Currently on view at the Johnson Museum, Daniel Nadler’s ’54 photographs of Theyyam Rituals of Kerala offer an extraordinary view into the local religious traditions of the south Indian state of Kerala. These performances, in which a male performer is used a vehicle for the spirit of a god, were captured by chance by Nadler while he and his wife travelled through India in 2004.
When considering artwork from Japan, one often thinks of the traditional ukiyo-e woodblock prints that made their way to Europe to inspire the Impressionists. After Hiroshige: A Century of Modern Japanese Prints demonstrates the growing influence in the other direction during the twentieth century — that of West on East. This exhibition at the Johnson Museum emphasizes the push during the Meiji period in Japan for modernization and industrialization, a move reflected in the shin hanga (new prints) and sosaku hanga (creative prints) that became popular during this time. With this new modernization, artists reflected a nostalgia for the past, as well as the growing influence of the West.
Upon entering the Tjaden Experimental Gallery last week, one was greeted with an overwhelming sight: the formerly bare white walls were covered in lines upon unevenly spaced lines of blue tape, to a somewhat dizzying effect. Attempting to focus on a wall would be like viewing a Magic-Eye, while everything in the room appeared to be in constant movement. There were several disruptions to help one catch her bearings, however — a bare space on the wall where the tape diminishes around a corner, a clustered shape in an alcove or a gathering around an electrical socket. Remnants of the artist at work were left for the visitor to ponder, as well — a ladder, empty rolls of tape.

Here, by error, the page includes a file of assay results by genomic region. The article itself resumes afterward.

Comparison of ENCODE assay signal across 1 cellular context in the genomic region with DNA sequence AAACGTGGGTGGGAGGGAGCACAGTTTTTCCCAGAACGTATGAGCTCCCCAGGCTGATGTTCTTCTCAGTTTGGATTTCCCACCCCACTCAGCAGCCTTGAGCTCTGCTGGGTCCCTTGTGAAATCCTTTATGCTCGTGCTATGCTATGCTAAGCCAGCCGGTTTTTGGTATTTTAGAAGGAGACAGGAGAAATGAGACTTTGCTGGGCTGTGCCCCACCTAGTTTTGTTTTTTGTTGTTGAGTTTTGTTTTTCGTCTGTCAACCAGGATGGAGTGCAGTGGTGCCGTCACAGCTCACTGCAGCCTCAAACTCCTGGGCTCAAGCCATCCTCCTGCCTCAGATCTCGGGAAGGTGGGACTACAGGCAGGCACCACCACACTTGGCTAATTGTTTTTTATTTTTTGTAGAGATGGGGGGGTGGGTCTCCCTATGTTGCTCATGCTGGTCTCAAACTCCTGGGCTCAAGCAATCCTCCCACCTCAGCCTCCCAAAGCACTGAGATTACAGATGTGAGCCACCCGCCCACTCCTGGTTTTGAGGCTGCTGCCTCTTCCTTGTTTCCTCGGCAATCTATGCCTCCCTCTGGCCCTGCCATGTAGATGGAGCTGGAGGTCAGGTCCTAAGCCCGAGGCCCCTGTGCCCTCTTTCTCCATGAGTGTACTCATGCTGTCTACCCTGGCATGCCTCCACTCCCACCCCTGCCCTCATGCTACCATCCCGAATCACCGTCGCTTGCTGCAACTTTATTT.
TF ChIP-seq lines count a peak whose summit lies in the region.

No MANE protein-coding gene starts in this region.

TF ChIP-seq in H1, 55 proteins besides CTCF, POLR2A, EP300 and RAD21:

Listening to Alight of Night is like lying on the beach listening to sun-drenched pop music — except it’s nighttime and raining and the sound in your headphones is fuzzy. You probably aren’t very happy, and neither are Crystal Stilts. However, the album’s jangly guitars and ever-present tambourine would have you believe otherwise, if it weren’t for the haunting echoes and previously mentioned hazy quality to their sound.
Bloc Party’s rush-release follow up to Weekend in the City was announced just three days before it was available, a quick turnaround from its predecessor. Despite the quick release, however, Intimacy is a marked improvement, demonstrating growth in the band’s sound. As a newcomer to Bloc Party’s post-punk dance rock (the little that I had heard of the wildly popular Silent Alarm never really hooked me), Intimacy’s appeal lies in its combination of the general aims of the last two albums: the raw, fast-paced drums and guitar of Silent Alarm with the somewhat slow-going emotion of Weekend in the City. Added to that is a new emphasis on electronic sounds, giving Intimacy a good balance between jaw-dropping dance tracks and slower but equally enjoyable breathers.
While The Virgins self-titled debut LP (released over the summer) offers a few fairly danceable and catchy tracks that provided the entire soundtrack for that one Gossip Girl episode, in substance the album as a whole mirrors our favorite Monday night guilty pleasure — it’s fun on the outside, but when you get down to the meat and bones of it, there isn’t a lot there.